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LiveScience Top Stories

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  1. Shark Week: How to Watch It Like a Scientist
    As the Discovery Channel and National Geographic Wild unleash a week of dueling shark programs, a biologist advises viewers to take what they see with a large grain of sea salt.
  2. Why Does Hunger Vanish When You Ignore It Long Enough?
    Why is it that when you're tremendously hungry, you're able to forget about it if you're in the middle of an intriguing activity, such as reading a good book?
  3. The Most Interesting Science News Articles of the Week
    Here are the most interesting, amazing and unusual things that happened in the world of science this week. A recap of Live Science's best.
  4. Amazing Images: The Best Science Photos of the Week
    Here are the stories behind the most amazing images in the world of science this week. A recap of the coolest photos featured on Live Science.
  5. French Culture: Customs & Traditions
    The customs and traditions of France, center of fashion, art and architecture.
  6. How Brain's 'Helper Cells' Could Contribute to Schizophrenia
    Brain cells called glial cells from people with schizophrenia are highly dysfunctional, a new study finds.
  7. Be Cautious of Birth Control Apps, Experts Say
    An app approved as contraception in Europe may not be as foolproof as advertised.
  8. How Two Bodies Stayed Mummified for 75 Years in a Swiss Glacier
    The two bodies were so well preserved thanks to the cold and dry conditions deep within the ice.
  9. How Sugary Drinks May Change the Way Your Body Burns Fat
    Washing down your bacon cheeseburger with a big, cold soda may trigger the body to store more fat than it would if you drank something without sugar, a new small study finds.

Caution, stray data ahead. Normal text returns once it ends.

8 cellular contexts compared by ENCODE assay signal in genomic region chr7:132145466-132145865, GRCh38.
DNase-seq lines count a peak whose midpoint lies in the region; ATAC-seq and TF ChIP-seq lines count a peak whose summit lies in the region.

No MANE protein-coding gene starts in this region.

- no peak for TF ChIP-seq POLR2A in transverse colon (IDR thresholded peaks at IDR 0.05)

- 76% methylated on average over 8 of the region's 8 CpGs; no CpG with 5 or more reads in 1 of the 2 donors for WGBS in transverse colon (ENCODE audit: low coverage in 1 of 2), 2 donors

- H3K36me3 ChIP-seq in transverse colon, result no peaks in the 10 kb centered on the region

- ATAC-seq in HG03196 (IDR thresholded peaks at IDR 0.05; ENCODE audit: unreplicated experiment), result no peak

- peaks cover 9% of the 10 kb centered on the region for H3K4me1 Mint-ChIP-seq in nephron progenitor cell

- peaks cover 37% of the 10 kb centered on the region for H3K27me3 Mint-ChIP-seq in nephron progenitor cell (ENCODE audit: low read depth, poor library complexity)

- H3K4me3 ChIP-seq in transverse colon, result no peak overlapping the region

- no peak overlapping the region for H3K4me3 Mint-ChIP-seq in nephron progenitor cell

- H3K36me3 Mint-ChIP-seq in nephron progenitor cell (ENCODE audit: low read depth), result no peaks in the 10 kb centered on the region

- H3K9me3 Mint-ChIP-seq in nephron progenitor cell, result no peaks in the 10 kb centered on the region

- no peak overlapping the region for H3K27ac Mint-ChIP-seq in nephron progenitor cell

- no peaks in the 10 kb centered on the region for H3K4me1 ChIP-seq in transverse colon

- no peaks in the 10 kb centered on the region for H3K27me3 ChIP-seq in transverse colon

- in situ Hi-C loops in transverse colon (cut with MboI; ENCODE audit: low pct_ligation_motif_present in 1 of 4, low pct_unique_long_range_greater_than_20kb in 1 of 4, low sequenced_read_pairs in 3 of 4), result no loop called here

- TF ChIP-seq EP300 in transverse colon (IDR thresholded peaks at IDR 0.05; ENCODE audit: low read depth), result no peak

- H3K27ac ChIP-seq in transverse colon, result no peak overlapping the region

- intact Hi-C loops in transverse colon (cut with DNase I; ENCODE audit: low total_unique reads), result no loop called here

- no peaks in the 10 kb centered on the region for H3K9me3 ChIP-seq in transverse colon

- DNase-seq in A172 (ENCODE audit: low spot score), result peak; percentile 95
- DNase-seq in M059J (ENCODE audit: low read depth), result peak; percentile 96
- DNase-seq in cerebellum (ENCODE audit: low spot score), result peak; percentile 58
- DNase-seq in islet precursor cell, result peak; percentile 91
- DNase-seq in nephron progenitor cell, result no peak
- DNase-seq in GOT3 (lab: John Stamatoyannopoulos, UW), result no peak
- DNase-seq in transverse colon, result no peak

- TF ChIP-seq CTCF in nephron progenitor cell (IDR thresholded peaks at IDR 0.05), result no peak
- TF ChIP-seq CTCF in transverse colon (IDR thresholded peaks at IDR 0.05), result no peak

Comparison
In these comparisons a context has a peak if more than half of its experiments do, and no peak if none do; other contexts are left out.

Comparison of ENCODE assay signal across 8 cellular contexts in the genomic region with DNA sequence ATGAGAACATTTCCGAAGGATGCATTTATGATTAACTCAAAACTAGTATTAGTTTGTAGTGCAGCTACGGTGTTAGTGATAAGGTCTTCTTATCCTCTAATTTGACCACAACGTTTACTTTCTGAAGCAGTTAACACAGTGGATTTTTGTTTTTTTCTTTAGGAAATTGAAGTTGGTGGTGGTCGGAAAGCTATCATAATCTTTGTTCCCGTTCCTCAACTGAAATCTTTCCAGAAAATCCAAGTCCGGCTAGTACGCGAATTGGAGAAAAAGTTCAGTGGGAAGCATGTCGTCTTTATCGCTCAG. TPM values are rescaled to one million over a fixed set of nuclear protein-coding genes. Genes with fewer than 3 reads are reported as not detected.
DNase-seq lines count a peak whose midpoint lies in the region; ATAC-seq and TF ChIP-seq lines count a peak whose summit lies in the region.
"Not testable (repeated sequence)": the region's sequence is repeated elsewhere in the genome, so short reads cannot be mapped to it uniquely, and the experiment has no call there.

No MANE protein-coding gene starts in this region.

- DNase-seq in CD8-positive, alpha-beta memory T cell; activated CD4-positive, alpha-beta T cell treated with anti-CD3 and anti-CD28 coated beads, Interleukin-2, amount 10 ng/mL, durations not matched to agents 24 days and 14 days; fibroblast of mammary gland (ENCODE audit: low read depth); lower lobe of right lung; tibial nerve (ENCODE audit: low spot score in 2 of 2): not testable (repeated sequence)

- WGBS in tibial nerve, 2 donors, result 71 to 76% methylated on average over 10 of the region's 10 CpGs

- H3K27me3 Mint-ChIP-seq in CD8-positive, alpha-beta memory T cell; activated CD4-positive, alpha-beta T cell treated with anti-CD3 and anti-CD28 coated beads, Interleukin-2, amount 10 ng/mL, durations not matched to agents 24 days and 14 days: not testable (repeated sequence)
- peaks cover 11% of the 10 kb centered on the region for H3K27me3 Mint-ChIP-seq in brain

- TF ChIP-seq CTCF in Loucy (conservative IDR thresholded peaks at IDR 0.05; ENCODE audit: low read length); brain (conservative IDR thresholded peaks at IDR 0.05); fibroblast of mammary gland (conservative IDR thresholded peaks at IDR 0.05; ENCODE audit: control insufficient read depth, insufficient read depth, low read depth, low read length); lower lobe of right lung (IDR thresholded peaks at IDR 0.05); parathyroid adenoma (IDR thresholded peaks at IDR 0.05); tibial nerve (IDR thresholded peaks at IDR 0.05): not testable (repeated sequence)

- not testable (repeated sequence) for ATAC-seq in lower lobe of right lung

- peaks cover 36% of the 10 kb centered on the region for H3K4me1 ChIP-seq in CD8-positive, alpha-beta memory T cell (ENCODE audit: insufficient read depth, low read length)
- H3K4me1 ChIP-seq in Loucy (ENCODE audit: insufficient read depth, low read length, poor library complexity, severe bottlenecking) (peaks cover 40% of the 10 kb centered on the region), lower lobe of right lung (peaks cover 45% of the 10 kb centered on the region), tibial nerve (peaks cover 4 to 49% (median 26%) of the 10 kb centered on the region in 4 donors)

10. Cool the Planet? Geoengineering Is Easier Said Than Done
    Scientists are exploring ways to re-engineer the planet to counter the effects of global warming.
  11. How 'Bad' Gut Bacteria Can Change Their Evil Ways
    The idea that gut bacteria can either be "good" or "bad" may not tell the whole story.
  12. Did Oxygen Therapy Really 'Reverse' Child's Brain Damage? Experts Are Skeptical
    Two doctors claim to have used controversial oxygen treatments to reverse brain damage in a 2-year-old, but other experts are very skeptical of the claim.
  13. Magic Bots: Vine-Inspired Robots Can Grow on Demand
    Robots that mimic ivy vines can grow thousands of times their original lengths at speeds faster than the average person can run, a new study finds.
  14. Sour Note: In Ancient Rome, Lemons Were Only for the Rich
    Citrus trees — including lemon, orange, lime and pomelo trees — are native to Southeast Asia, so how on Earth did they end up in the ancient Mediterranean?
  15. History's 1st Emoji? Ancient Pitcher Shows a Smiley Face
    The iconic smiley face may seem like a modern squiggle, but the discovery of a smiley face-like painting on an ancient piece of pottery suggests that it may be much older.
  16. Don't Believe the Spin: Fidget Spinners Have No Proven Benefits
    There is no evidence that fidget spinners offer any benefits for ADHD, autism or anxiety, a small new review study reveals.
  17. The Science of Cooking Oils: Which Are Really the Healthiest?
    There are lot of options for cooking oils these days. But which are really the healthiest? We talked to nutrition experts and took a deep look at what's in these oils. Here's what we found.
  18. Solar Eclipse Day Craziness Could Resemble the Zombie Apocalypse — Are You Ready?
    Only one month left until the Great American Eclipse passes across the continental United States.
  19. Huge Underground Lab Seeks to Explain 'Ghosts of the Universe'
    Today, scientists will break ground on a huge underground neutrino laboratory that they hope will reveal something about the rules that govern the universe.
  20. Gold Rush! Oroville Spillway Emergency Creates Bonanza of Gold
    The Oroville Spillway emergency may have led to an increase in gold particles in the rivers of the Sierra Nevada.
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